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Keys to Victory: TCU at Iowa State

How can the Horned Frogs regroup after a tough loss last week?

NCAA Football: Iowa State at Texas Christian Raymond Carlin III-USA TODAY Sports

The TCU Horned Frogs will travel to Aimes, Iowa to take on Iowa State this weekend. The Cyclones are 2-3 on the year, and Matt Campbell seems to be near shambles (see tweet below). Once again he has a team that plays solid defense but just cannot seem to do anything right on offense. I’m starting to wonder if there’s something in the water in Iowa that does not allow competent offensive football.

In this week’s keys to victory, we won’t be looking at any film because I absolutely refuse to watch Iowa State play football any more than I have to. Last year TCU beat Iowa State in Fort Worth 62-14, ending a 3-game winning streak for the Cyclones in the series. The wild thing is that TCU put up 62 on one of the best defenses in the country that day.

When looking at advanced stats, there really isn’t much that points to an Iowa State victory on Saturday night, but you never know what might happen in a night game at Jack Trice Stadium. However, it’s hard to imagine this TCU defense giving up too many points to Iowa State. The TCU fan base was feeling some type of way after the Colorado loss, but the Horned Frogs defense has rebounded pretty well since the loss, allowing just 15 points and 322 yards per game. On offense, Iowa State ranks 131st nationally in success rate (34.5%) and 116th in EPA (expected points added: The difference between the Expected Points (EP) at the start of a play and the EP at the end of they play). The passing game is the biggest threat, if you want to call it that, where the success rate jumps to 39.5% (90th nationally). The run game for Iowa State has been abysmal, to say the least, as the Cyclones are 120th in the country at 96.6 rush yards per game. The Cyclones rank 132nd in the nation in yards before contact on rushing attempts. Defensively, the plan seems relatively simple this week: don’t commit too many numbers to stopping the run because Iowa State can’t run the ball. If TCU is able to shut down Iowa State’s passing game (and they shouldn’t have to load the box to stop the run) then they should have a good night.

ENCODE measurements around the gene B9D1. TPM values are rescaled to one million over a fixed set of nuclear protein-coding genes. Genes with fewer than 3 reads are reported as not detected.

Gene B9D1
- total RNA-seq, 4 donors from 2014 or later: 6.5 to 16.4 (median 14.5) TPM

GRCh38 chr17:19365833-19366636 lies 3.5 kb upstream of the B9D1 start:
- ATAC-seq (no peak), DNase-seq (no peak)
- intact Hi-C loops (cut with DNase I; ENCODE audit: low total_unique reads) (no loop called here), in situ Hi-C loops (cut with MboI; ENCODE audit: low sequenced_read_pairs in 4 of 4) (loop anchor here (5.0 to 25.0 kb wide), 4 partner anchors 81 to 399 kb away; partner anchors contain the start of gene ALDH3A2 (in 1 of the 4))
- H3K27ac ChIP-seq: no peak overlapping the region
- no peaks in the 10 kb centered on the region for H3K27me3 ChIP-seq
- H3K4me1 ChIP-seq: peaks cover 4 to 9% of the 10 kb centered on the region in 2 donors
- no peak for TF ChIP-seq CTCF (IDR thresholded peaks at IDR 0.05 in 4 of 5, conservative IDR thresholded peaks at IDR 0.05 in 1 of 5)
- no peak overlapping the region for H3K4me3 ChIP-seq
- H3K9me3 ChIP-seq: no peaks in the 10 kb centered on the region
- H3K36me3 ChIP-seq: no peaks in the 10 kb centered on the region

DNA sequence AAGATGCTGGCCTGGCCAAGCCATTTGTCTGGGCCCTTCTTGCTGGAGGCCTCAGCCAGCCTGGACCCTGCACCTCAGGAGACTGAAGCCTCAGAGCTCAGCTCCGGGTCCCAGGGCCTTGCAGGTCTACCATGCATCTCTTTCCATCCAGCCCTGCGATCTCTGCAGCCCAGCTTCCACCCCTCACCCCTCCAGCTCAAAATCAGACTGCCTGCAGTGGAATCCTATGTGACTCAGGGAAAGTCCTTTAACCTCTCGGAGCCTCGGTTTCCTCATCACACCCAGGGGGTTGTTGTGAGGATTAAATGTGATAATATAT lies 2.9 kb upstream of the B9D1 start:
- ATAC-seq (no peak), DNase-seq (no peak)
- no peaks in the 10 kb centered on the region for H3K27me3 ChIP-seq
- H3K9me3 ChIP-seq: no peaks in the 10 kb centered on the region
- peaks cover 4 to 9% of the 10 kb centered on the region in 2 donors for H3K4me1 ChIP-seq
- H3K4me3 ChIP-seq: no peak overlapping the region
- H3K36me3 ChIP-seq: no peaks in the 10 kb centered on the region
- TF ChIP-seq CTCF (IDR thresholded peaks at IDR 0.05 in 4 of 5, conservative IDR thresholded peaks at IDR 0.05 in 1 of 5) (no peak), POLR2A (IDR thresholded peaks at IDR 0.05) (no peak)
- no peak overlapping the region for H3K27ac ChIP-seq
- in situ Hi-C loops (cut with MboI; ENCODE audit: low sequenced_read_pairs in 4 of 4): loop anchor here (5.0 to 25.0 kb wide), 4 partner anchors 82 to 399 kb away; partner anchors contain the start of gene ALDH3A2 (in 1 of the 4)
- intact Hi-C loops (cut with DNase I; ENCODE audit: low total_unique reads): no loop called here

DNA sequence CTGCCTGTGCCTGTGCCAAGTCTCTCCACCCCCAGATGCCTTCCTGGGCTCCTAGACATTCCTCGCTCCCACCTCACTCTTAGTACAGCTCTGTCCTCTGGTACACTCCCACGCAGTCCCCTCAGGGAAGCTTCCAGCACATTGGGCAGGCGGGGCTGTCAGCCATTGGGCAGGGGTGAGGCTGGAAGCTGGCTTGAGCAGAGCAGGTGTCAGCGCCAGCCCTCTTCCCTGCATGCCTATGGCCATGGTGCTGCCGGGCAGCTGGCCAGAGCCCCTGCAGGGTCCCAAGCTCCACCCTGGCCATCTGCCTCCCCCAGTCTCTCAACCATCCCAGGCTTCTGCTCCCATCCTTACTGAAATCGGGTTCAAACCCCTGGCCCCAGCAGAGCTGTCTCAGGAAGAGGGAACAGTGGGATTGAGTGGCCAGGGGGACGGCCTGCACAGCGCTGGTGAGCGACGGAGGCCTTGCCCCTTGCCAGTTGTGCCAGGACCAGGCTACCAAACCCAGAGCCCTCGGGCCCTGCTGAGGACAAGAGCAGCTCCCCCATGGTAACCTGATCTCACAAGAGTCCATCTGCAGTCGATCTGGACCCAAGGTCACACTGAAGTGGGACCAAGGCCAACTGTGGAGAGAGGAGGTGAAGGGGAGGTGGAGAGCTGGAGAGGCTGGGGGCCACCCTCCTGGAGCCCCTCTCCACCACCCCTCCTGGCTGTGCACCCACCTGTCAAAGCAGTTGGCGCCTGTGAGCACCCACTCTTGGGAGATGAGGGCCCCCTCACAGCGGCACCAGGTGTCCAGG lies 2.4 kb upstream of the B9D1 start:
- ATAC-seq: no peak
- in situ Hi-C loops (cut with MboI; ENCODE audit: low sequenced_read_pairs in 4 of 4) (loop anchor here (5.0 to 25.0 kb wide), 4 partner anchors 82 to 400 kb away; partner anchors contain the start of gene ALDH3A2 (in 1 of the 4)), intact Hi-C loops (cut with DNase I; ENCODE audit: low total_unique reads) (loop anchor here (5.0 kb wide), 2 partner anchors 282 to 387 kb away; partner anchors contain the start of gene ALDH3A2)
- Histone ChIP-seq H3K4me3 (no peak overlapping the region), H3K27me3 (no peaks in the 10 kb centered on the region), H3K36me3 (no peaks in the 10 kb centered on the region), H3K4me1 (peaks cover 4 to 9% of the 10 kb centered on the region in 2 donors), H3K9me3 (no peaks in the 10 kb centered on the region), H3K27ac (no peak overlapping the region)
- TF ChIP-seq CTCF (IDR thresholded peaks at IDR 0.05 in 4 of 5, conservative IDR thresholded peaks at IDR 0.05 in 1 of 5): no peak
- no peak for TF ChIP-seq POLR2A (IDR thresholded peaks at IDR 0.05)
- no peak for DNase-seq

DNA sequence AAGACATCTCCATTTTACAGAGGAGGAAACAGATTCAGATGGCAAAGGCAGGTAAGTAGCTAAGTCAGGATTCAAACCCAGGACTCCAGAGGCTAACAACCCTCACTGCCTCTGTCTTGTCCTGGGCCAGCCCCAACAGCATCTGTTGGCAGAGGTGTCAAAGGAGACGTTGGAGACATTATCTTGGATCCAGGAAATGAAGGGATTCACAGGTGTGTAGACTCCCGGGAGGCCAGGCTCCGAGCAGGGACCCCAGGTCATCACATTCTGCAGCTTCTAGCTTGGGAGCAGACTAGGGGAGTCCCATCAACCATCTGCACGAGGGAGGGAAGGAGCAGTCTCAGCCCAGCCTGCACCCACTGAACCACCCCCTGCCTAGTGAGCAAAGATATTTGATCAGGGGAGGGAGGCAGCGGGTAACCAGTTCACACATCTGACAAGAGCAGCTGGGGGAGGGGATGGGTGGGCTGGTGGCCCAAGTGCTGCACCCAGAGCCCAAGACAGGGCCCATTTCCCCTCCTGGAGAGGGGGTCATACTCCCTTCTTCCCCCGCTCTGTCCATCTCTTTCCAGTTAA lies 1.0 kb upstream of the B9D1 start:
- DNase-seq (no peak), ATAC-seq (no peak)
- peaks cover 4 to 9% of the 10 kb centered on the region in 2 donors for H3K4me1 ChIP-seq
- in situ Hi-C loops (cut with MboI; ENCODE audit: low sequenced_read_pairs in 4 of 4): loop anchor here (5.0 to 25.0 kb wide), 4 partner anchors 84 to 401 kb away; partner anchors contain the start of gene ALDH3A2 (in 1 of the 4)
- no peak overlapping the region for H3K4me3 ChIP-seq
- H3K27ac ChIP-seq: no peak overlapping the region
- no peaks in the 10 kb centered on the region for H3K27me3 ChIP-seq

The other side of the ball isn’t so simple. Iowa State is not a bad defense, but they are not nearly as good as they were last year either. The Cyclones rank 37th nationally in defensive success rate at 37.4%, and the defensive EPA ranks 45th in the country. It is worth noting, however, that in their 2 Big 12 games the Cyclones have given up 27 and 50 points. In those 2 games, they gave up 523 and 409 yards respectively. The biggest key here will be taking care of the football. Defensive back Jeremiah Cooper has 4 interceptions on the year, so Chandler Morris needs to be aware of where Cooper is at all times. If Morris takes care of the ball, TCU’s run game should be able to get going. The Frogs are 37th in the nation in rushing success rate, and the rushing EPA comes in at 12th.

What to watch for.

  1. TCU’s offensive line has to be better this week. The offensive success rate against West Virginia was 44%. Emani Bailey only averaged 3.5 yards per carry on the night.
  2. Red zone opportunities have to result in touchdowns. If TCU can’t score in the red zone, watch out.
  3. Prevent explosive plays from Iowa State’s pass game. The Cyclones will more than likely struggle to get the run game going. If TCU doesn’t give up big plays in the pass game, Iowa State will have a hard time creating touchdowns.